Top 10: Highest Ransomware Payment Demands
What are the highest ransomware payment demands to date?
The ransomware threat is on the rise – again.
While 2022 was marked by a surge in disruptive cyber-attacks and cyber espionage campaigns, many related to the war in Ukraine, ransomware attacks decreased for the first time in history.
The data analysis firm Chainalysis observed a significant decline in ransomware payments, falling from $766m in 2021 to $457m in 2022.
However, this didn’t last very long: in 2023, financially motivated threat actors seem to be back at it again and have already extorted $176m more than in the same period in 2022. According to Chainalysis, ransomware is even on track to have one of its biggest years to date.
In parallel, ransomware groups seem more brazen than ever in their payment demands, with recent amounts reaching unheard-of highs.
Infosecurity has compiled a list of the largest confirmed, or at least widely reported, ransomware payment demands at the time of writing. Some have reportedly been paid, in part or in full, while some victims have refused to pay. Others have denied being breached.
1. MediaMarkt (Hive, 2021) – $240m
In November 2021, MediaMarkt, a German-headquartered multinational electronics retail giant, suffered a Hive ransomware with an initial ransom demand of $240m, causing IT systems to shut down and disrupting store operations in Netherlands and Germany. The ransom was reportedly negotiated down to $50m. MediaMarkt never disclosed whether it had paid up.
2. Acer (REvil, 2021) – $100m
A ransomware attack hit the Taiwanese electronics manufacturer Acer in March 2021. REvil claimed the attack and demanded $50m if the victim responded quickly and up to $100m if no progress had been made after eight days. Acer offered to pay the group $10 million, but the REvil gang rejected that offer. Acer was hit by another attack later that same year, coming from the Desorden group.
3. Royal Mail (LockBit, 2022) – $80m
In January 2023, Royal Mail, the UK’s postal service, suspended its international deliveries following a “cyber incident.” While the company resumed operations a few weeks later, it was later reported that LockBit, behind the attack, set a ransom of nearly $80m, which they claimed was equal to 0.5% of the company’s revenue, in exchange for decrypting the files. “Under no circumstances will we pay that absurd amount,” Royal Mail reportedly responded.
4. Kaseya (REvil, 2021) – $70m
In the summer of 2021, the ransomware gang REvil infiltrated Kaseya, a popular, Florida-based IT and security services provider, accessed its customers’ data, and demanded a $70m ransom for the data’s return before lowering the asking price to $50m. This supply chain attack could have hit up to 2000 companies across the world. Kaseya refused to pay and allegedly offered a “100% effective” decrypting tool.
5. TSMC (LockBit, 2023) – $70m
In June 2023, National Hazard Agency, a sub-group of the LockBit ransomware gang, posted the name of Taiwan Semiconductor Manufacturing Company (TSMC), the world’s largest chip manufacturer, on LockBit’s dark web leak site. The threat actor has demanded TSMC pay a $70m ransom to prevent them from leaking the data they allegedly possess. The victim was initially given seven days to respond, but the deadline has since been extended to August 6. However, TSMC rapidly shared a statement admitting that one of its contractors had been breached but that the incident had not affected TSMC's business operations and had not compromised any customer information.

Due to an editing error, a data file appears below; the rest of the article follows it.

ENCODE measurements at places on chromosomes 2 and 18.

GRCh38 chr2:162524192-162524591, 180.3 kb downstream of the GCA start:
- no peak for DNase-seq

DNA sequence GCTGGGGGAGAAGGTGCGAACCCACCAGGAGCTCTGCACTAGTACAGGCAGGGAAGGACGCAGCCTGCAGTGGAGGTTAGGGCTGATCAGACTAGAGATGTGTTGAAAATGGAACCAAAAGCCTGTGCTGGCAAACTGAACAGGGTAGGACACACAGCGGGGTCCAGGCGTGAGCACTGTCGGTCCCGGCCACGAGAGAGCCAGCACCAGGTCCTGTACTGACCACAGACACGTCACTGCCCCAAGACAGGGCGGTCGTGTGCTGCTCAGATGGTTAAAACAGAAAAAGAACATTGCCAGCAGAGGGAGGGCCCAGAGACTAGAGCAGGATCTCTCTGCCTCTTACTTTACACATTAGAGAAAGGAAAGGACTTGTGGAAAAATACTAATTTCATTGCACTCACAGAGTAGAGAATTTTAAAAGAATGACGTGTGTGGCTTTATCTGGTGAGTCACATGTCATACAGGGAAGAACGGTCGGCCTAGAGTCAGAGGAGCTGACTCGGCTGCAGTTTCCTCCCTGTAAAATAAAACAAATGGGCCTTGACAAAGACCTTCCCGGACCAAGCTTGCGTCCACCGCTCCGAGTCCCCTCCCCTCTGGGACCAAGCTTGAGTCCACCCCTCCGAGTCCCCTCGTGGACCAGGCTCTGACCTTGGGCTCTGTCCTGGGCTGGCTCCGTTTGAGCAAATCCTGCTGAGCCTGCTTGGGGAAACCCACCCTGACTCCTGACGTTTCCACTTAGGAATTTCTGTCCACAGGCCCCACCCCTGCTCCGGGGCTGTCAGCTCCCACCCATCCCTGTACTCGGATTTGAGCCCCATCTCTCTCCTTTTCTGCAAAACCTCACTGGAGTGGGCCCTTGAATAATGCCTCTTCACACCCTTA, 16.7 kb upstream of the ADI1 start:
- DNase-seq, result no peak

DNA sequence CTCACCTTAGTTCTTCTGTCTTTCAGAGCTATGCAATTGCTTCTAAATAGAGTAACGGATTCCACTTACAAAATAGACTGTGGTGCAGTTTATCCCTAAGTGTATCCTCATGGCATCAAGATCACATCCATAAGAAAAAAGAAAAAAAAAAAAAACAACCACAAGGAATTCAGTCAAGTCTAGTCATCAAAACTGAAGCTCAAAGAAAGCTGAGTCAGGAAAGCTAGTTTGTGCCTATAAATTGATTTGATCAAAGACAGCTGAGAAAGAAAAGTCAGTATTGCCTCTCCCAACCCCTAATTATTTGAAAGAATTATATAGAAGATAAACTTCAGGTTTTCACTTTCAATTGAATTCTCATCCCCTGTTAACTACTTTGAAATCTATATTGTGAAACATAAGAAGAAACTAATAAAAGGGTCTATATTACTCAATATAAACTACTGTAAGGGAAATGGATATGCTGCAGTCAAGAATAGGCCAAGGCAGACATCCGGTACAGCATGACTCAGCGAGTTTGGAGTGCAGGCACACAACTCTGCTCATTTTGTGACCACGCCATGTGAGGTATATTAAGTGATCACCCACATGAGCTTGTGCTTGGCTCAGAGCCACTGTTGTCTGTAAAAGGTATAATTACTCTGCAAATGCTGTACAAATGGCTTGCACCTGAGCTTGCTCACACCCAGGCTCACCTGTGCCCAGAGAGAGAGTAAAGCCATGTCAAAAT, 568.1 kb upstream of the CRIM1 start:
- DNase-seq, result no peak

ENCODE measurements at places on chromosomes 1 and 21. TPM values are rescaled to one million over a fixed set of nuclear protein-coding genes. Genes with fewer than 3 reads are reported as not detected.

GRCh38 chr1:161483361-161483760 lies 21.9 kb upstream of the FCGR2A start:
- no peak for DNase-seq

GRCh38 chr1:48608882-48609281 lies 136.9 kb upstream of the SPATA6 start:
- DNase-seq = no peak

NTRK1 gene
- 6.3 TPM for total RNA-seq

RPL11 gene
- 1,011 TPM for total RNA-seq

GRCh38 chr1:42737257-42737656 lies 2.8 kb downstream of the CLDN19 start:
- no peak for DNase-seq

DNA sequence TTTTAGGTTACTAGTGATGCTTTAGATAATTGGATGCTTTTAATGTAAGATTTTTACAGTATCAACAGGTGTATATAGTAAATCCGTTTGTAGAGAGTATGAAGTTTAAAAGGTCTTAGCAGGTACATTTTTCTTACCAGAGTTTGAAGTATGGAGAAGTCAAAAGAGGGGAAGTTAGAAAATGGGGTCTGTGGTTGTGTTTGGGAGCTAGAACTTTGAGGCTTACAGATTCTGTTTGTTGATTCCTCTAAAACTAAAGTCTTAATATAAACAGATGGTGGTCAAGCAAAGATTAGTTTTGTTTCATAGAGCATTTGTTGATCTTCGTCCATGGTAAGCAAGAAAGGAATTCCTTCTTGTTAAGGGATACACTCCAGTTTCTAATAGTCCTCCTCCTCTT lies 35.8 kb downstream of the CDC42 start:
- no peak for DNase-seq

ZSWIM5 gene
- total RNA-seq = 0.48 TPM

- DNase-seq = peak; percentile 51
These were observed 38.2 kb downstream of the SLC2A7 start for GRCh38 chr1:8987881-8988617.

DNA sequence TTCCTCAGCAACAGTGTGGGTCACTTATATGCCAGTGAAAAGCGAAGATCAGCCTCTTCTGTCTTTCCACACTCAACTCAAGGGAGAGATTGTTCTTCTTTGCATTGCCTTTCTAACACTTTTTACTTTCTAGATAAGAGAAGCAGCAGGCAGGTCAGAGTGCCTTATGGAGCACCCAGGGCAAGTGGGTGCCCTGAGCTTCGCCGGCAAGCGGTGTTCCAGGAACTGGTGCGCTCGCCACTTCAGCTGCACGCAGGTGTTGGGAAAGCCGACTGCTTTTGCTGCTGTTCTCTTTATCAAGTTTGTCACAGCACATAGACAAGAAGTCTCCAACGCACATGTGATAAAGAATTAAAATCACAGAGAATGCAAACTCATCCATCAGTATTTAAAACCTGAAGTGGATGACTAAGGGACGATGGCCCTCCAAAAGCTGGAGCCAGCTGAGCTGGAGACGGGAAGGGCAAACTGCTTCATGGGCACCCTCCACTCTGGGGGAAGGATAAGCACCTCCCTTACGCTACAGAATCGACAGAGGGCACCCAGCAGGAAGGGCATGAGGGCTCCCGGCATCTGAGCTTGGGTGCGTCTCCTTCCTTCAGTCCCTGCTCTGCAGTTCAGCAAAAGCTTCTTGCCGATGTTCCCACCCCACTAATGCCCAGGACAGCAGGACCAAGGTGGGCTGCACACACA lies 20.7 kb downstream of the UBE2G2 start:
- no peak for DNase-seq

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6. Pendragon (LockBit, 2022) – $60m
Pendragon Group, a car dealer who owns CarStore, Evans Halshaw, and Stratstone luxury car retailer and sells cars from many brands, including Porsche, Ferrari, BMW, Renault, Ford, Hyundai, and Dacia, was breached by the LockBit ransomware gang, who requested a $60m ransom. Pendragon said it quickly remediated the attack and refused to pay the ransom.
7. CNA Financial (EvilCorp, 2021) – $60m
One of the US’ largest insurance firms, CNA Financial, reportedly agreed to pay $40m a few weeks after its IT systems were locked down and data was stolen by threat actors, in March 2021. The initial demand was $60m. This was the highest paid ransomware demand at the time of a previous analysis published on Infosecurity Magazine’s website in 2021.
8. Walmart (Yanluowang, 2022) – $55m
A new ransomware gang, Yanluowang, claimed in January 2022 to have breached the IT systems of US retail giant Walmart and demanded a $55m ransom to decrypt the files. Walmart quickly denied the attack, saying their security team didn’t notice any breach.
9. Continental (LockBit, 2022) – $50m
The German car parts manufacturer Continental reported in August 2022 that it had been targeted in a cyber-attack that resulted in hackers accessing some of its systems. LockBit, the ransomware group behind the attack, offered to sell the files for $50m. Continental said that the attack had been “averted” and that business activities were unaffected.
10. Accenture (LockBit, 2021) – $50m
IT consultancy Accenture confirmed in October 2021 that LockBit ransomware operators stole data from its systems during an attack that hit the company's systems in August 2021. The cyber criminals claimed to have stolen six terabytes of data from Accenture's network and demanded a $50m ransom. Accenture denied claims made by the LockBit gang that they also stole credentials belonging to Accenture customers that would enable them to compromise their networks. It assured that all affected systems were fully restored from backups without impacting Accenture's operations or its clients' systems.
Public disclaimer: It’s plausible that other payments not listed here have occurred that are not public knowledge.
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